Freehold's Adam Miller, 21, said he doesn't completely agree with how Bush is handling the country's economic recession but is glad the president has addressed the problem with an economic stimulus package to stave off a financial meltdown.

Miller, a Bush and Iraq war supporter, carried a sign stating, "Democrats for genocide. 150,000 Kurds, 150,000 marshArabs, 1 million Iranians. Out of Iraq. How many more will die?"

Miller said, "If you leave Iraq right now, what happens is a massive bloodbath. We need to stay there and finish our responsibilities."

To the contrary, says Ellen Norman, of Monroe Township, who has a son serving in Iraq. She wants the war to end now.

"I very strongly believe the troops should be brought home and that there should be peace," she said.

Norman said she does not believe Bush will start taking troops out of Iraq before he leaves office. Her friend Betty Kletter, of Monroe Township, added, "He promised not to."

Some protesters like Patricia Kuc, of Wrightstown, want Bush and Vice President Dick Cheney impeached for starting the war in Iraq, among other reasons.

When asked if she thought that would ever happen, she said, "No, unfortunately not, because the Republicans and the Democrats all play to the same tune."

Kuc said she would like Bush and Cheney impeached for "tearing up our Constitution, creating an illegal war of aggression against people who didn't do anything to us and abandoning all of our civil rights."

"We're going to be living in a fascist country very soon," she said. "The powers that [Bush] has instilled in himself will go on to the next president and we will be in big trouble."

Kuc said the people need to intervene now before problems escalate.

Joe Melillo, of Trenton, said he's working with a local group to lobby for Dennis Kucinich's legislation to impeach Bush and Cheney for invading and occupying Iraq for the benefit of oil companies and for crimes against the Constitution, such as tapping phones and torturing people.

Melillo called the momentum behind the legislation "soft."

"The Democratic leadership caresmore about the election," he said.

Melillo said he worries that Bush and Cheney have made it easier for a future president "to commit even worse crimes."

"I think the Democratic candidates for president would change things but not as much as I would like to see," he said.

Despite the large turnout at the rally on such short notice (organizers learned of the president's visit to Freehold on March 26), Andrew Coleman, of Spring Lake Heights and the Bus for Change, said there should have been a million protesters present.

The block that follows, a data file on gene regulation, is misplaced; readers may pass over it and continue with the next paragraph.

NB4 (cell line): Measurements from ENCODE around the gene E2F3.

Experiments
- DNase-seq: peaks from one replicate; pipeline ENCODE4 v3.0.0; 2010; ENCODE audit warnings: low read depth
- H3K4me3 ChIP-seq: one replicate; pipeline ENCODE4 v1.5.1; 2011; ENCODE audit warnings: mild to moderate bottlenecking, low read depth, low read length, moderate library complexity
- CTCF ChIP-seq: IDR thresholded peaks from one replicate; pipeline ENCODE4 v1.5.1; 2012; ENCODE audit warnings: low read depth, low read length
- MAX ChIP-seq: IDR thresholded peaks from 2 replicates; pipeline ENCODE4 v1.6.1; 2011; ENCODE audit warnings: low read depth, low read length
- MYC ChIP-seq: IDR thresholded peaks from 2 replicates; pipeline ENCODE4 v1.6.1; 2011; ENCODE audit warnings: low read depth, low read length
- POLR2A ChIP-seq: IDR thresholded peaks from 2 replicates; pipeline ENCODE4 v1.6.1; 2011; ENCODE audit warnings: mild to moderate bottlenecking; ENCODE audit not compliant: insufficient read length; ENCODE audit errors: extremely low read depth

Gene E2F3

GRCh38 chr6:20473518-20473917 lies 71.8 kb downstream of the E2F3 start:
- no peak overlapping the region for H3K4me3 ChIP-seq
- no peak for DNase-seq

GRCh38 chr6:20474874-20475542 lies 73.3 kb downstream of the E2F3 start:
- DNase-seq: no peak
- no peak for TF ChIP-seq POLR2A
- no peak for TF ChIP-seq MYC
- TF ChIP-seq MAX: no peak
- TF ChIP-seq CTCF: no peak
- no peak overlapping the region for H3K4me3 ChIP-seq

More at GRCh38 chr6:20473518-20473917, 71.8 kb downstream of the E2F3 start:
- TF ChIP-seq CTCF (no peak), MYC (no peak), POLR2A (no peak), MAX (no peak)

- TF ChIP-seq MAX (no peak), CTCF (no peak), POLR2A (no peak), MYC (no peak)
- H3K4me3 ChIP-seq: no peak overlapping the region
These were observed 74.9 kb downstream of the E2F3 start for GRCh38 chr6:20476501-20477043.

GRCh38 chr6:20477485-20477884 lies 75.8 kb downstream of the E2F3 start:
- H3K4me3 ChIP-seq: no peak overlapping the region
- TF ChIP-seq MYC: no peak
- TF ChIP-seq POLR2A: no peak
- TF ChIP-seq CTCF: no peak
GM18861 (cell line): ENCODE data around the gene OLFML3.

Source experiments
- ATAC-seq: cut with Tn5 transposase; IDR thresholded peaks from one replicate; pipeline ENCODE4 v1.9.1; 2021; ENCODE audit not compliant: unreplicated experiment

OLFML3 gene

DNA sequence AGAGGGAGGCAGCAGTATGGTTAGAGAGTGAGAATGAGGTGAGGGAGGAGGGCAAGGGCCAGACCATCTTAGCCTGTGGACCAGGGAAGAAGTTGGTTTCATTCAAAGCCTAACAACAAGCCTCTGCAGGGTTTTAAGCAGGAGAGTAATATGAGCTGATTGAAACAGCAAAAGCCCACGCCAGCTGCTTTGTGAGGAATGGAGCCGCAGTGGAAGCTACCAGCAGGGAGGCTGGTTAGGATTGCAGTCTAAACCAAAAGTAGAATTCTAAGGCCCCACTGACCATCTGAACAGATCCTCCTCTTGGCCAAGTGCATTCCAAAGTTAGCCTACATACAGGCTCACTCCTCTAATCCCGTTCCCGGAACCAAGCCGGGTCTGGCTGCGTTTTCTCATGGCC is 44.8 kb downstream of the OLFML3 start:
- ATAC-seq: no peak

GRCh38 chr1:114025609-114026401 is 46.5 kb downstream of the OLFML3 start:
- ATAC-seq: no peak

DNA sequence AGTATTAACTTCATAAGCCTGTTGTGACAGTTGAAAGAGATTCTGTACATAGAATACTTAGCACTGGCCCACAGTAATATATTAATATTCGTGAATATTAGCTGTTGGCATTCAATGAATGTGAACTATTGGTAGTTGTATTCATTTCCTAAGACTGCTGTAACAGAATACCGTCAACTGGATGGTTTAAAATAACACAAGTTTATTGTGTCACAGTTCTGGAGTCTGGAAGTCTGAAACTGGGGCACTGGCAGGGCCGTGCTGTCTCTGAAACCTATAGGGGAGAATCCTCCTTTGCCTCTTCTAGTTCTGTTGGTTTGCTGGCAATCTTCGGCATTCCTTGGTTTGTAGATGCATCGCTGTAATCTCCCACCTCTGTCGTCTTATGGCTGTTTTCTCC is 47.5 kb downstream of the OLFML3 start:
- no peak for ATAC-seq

"More people are interested in 'American Idol' than in what the government's doing," he said.

Kuc attributed the low turnout of protesters to citizens shrugging off their civic duties.

"I think if you don't keep informed, you don't have to make decisions," she said. "I think most people have their heads in the sand."

Walsh said the public should immediately intervene to ensure that the government does not allowmounting foreclosures to drive the economy into a sustained recession. He said the NJCA is working with the National Community Reinvestment Coalition to pass amajor housing initiative called the Homeowners Emergency Loan Program or HELP Now. The program would purchase loans from securitized pools at a steep discount and apply the discount to the outstanding loan amounts, allowing for substantial loanmodifications or refinancing. The plan uses federal funds as a recoverable advance.

"Most loan modifications that have been made public to date have been shortterm repayment adjustments that do not create long-term homeownership affordability," Walsh said.

According to Walsh, the Mortgage BankersAssociation found last year that 40 percent of foreclosures on subprime adjustable rate mortgages, in the third quarter, were loans that had already undergone a modification.

"Still there are more than 2 million homeowners facing foreclosure in the next year," he said.

Walsh said the underlying problem is massive foreclosures caused by deceptive loan products to families.

"In order to invest in a strong future, we need to end the war in Iraq and stop investing in the Wall Street tycoons who are profiting from the housing crisis and the war," he said.